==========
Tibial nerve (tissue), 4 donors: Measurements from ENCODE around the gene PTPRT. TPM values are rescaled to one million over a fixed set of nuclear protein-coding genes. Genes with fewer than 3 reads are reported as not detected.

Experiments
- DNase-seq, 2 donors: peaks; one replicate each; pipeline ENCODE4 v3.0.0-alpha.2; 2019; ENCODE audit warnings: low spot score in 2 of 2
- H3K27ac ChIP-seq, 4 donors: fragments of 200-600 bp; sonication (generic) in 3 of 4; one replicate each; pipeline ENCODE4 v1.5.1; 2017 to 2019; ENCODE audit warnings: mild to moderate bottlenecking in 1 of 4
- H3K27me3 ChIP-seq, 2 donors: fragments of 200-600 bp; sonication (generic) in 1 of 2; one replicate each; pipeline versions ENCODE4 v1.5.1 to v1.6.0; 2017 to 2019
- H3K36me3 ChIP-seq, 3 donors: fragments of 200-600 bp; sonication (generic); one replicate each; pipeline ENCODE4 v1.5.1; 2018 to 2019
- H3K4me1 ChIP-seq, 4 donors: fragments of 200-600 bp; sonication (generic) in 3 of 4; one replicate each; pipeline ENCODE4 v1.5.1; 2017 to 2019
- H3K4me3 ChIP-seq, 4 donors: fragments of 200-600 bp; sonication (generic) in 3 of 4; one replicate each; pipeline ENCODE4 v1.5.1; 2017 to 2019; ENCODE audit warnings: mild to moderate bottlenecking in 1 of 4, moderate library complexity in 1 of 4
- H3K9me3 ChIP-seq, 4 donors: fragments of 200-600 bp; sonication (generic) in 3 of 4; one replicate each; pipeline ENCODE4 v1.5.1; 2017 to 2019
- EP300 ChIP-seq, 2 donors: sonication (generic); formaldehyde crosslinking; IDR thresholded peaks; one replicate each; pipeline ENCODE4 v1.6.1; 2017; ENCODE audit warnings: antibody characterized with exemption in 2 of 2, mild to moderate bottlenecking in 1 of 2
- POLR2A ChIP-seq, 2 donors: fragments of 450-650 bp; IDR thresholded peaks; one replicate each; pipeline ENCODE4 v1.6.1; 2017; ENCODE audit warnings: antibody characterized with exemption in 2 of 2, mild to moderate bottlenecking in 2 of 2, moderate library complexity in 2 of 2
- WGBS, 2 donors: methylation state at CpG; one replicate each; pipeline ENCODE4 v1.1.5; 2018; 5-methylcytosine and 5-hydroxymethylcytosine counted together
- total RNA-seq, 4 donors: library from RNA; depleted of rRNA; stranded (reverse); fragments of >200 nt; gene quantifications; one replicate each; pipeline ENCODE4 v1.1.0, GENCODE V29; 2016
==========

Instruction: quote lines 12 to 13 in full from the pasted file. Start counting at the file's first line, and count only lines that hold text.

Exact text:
- WGBS, 2 donors: methylation state at CpG; one replicate each; pipeline ENCODE4 v1.1.5; 2018; 5-methylcytosine and 5-hydroxymethylcytosine counted together
- total RNA-seq, 4 donors: library from RNA; depleted of rRNA; stranded (reverse); fragments of >200 nt; gene quantifications; one replicate each; pipeline ENCODE4 v1.1.0, GENCODE V29; 2016